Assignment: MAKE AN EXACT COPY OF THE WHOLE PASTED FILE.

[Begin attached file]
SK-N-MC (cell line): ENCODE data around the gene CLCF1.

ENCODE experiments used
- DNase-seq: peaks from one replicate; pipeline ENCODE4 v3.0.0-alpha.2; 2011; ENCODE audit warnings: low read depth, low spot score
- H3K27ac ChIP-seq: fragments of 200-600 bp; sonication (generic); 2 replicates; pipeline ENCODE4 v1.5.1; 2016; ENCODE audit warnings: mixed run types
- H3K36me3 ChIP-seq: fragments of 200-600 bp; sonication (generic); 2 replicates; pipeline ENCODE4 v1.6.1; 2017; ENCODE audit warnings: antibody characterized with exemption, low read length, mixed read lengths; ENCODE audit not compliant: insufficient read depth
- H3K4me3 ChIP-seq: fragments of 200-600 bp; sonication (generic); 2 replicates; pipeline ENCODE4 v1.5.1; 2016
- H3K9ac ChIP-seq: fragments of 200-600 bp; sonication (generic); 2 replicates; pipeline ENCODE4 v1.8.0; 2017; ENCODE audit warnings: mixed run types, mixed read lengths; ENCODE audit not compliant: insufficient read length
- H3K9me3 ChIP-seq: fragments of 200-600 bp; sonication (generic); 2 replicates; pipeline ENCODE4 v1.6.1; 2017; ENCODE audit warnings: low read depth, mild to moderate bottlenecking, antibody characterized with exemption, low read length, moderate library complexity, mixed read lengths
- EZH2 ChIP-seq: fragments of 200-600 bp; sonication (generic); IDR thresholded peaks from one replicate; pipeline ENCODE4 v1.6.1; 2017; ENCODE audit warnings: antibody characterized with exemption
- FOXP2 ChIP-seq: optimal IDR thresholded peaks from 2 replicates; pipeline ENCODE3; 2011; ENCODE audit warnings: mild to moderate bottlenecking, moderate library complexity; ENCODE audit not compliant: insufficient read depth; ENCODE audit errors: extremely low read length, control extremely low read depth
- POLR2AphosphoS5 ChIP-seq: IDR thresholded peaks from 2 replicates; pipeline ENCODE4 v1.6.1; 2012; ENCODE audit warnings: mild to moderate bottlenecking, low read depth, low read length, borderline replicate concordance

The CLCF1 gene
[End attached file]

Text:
SK-N-MC (cell line): ENCODE data around the gene CLCF1.

ENCODE experiments used
- DNase-seq: peaks from one replicate; pipeline ENCODE4 v3.0.0-alpha.2; 2011; ENCODE audit warnings: low read depth, low spot score
- H3K27ac ChIP-seq: fragments of 200-600 bp; sonication (generic); 2 replicates; pipeline ENCODE4 v1.5.1; 2016; ENCODE audit warnings: mixed run types
- H3K36me3 ChIP-seq: fragments of 200-600 bp; sonication (generic); 2 replicates; pipeline ENCODE4 v1.6.1; 2017; ENCODE audit warnings: antibody characterized with exemption, low read length, mixed read lengths; ENCODE audit not compliant: insufficient read depth
- H3K4me3 ChIP-seq: fragments of 200-600 bp; sonication (generic); 2 replicates; pipeline ENCODE4 v1.5.1; 2016
- H3K9ac ChIP-seq: fragments of 200-600 bp; sonication (generic); 2 replicates; pipeline ENCODE4 v1.8.0; 2017; ENCODE audit warnings: mixed run types, mixed read lengths; ENCODE audit not compliant: insufficient read length
- H3K9me3 ChIP-seq: fragments of 200-600 bp; sonication (generic); 2 replicates; pipeline ENCODE4 v1.6.1; 2017; ENCODE audit warnings: low read depth, mild to moderate bottlenecking, antibody characterized with exemption, low read length, moderate library complexity, mixed read lengths
- EZH2 ChIP-seq: fragments of 200-600 bp; sonication (generic); IDR thresholded peaks from one replicate; pipeline ENCODE4 v1.6.1; 2017; ENCODE audit warnings: antibody characterized with exemption
- FOXP2 ChIP-seq: optimal IDR thresholded peaks from 2 replicates; pipeline ENCODE3; 2011; ENCODE audit warnings: mild to moderate bottlenecking, moderate library complexity; ENCODE audit not compliant: insufficient read depth; ENCODE audit errors: extremely low read length, control extremely low read depth
- POLR2AphosphoS5 ChIP-seq: IDR thresholded peaks from 2 replicates; pipeline ENCODE4 v1.6.1; 2012; ENCODE audit warnings: mild to moderate bottlenecking, low read depth, low read length, borderline replicate concordance

The CLCF1 gene